- photo: flickr/Joe Shlabotnik
Want to make the Universe laugh? Tell it you want to slow down but you’re “too busy.”
I’d like to say when I open my eyes in the morning, the first thing I do is give thanks. I’d like to say I brush my teeth and head straight to my altar for some meditation and reflection before the rest of the day begins. And though I strive to do these things relatively quickly on as many days as possible, they are rarely the very first things that I do.
Instead, I wake up and my brain goes straight to thinking about everything I need (want) to get done that day, how to schedule it all as efficiently as possible and, oh, wait—let me take a quick peek at Facebook or text messages to make sure I haven’t missed anything that needs to get added to the list!
Now I have precisely 43 minutes and 27 seconds to breathe, meditate and chant before rushing out the door for my 13 minute drive to my 75 minute power hot vinyasa class. You can imagine how relaxing and rejuvenating my morning seated practice is under these circumstances.
(Full disclosure: I’m cringing at myself a little as I type this. The truth isn’t always easy to hear, least of all when we tell it to ourselves. Now back to practicing non-judgment!)
I try hard to be a ‘be here now’ kind of girl and live in the present moment. Trouble is, I am more of a planner, which means I am a forward thinking/consider-the-future- organize-and-execute kind of girl. If there is a free hour in my day, chances are my mind is figuring out how to fill it. If there is a big event to be planned, chances are everyone is already figuring that I’ll be in charge, because I usually am.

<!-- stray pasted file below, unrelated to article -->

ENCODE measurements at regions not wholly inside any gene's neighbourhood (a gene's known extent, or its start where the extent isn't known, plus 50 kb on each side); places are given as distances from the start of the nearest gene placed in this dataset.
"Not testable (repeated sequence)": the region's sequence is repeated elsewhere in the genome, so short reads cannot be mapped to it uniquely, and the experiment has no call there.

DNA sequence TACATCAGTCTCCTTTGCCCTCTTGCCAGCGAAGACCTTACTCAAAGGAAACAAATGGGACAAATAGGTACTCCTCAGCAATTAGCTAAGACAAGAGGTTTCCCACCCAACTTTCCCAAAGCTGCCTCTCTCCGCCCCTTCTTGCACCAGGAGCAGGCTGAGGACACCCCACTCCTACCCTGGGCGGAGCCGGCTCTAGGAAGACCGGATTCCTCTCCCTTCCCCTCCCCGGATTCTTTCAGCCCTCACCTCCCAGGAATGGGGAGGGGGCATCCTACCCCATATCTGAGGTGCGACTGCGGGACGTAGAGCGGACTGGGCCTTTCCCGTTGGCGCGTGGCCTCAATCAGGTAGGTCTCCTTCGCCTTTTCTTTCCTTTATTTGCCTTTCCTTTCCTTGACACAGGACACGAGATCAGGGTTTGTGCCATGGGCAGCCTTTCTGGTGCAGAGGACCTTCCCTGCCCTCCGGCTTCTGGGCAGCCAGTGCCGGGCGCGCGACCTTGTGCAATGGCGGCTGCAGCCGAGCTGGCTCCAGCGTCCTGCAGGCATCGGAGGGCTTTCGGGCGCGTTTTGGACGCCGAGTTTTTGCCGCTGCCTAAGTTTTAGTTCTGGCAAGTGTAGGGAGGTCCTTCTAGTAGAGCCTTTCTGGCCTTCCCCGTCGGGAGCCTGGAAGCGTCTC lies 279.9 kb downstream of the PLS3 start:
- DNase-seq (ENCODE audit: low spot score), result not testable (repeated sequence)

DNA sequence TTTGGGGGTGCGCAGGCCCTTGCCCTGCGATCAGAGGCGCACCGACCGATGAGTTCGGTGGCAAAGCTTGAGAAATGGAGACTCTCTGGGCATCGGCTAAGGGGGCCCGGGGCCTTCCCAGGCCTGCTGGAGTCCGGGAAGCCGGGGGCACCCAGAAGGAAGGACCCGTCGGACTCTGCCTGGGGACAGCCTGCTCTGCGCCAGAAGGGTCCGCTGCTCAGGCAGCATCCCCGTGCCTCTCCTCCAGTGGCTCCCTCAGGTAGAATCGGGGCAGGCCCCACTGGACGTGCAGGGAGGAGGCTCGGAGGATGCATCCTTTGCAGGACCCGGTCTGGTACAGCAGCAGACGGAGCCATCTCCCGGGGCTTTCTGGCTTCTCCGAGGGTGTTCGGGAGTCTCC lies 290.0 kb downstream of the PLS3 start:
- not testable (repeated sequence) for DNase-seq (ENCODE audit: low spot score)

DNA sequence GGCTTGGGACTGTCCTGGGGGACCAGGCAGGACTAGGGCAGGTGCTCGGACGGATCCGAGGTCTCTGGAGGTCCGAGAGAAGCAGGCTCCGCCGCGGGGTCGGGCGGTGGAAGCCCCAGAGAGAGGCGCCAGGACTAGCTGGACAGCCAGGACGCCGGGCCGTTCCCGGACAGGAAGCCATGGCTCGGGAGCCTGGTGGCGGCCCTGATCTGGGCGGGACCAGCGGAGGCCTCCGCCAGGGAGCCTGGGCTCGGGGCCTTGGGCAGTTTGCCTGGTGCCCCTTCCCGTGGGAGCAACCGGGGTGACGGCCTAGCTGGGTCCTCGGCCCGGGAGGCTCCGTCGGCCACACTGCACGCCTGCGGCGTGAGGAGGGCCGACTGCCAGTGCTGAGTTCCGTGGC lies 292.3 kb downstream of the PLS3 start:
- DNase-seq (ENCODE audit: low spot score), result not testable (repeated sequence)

I don’t do slow, still and passive very well. I like to drive and I prefer a high-speed, bobbing and weaving kind of action when I do.
The thing about tending toward activity and productivity is that it is widely celebrated in our culture. I’m considered capable, if at times controlling, because I can take on the task of getting everything and everyone sorted out. I’m a problem solver. I’m reliable. My bosses love me because they never need to look over my shoulder (not that I could stand for that anyway) and my loved ones are so used to me taking charge that it’s as if the earth has tilted off its axis a bit if I don’t want to step up to the plate on some rare occasion.
Lately there have been more of those occasions, or at least I’ve been feeling the need for them. I find myself craving more solitude and silence instead of my usually boisterous and busy existence. I find myself thinking how nice it would be for someone else to take charge and for me to be able to relinquish some of that prideful control. I find that though vinyasa still gets me high, the really sweet, nourishing moments come to me in more yin-style asana and bhakti yoga practices.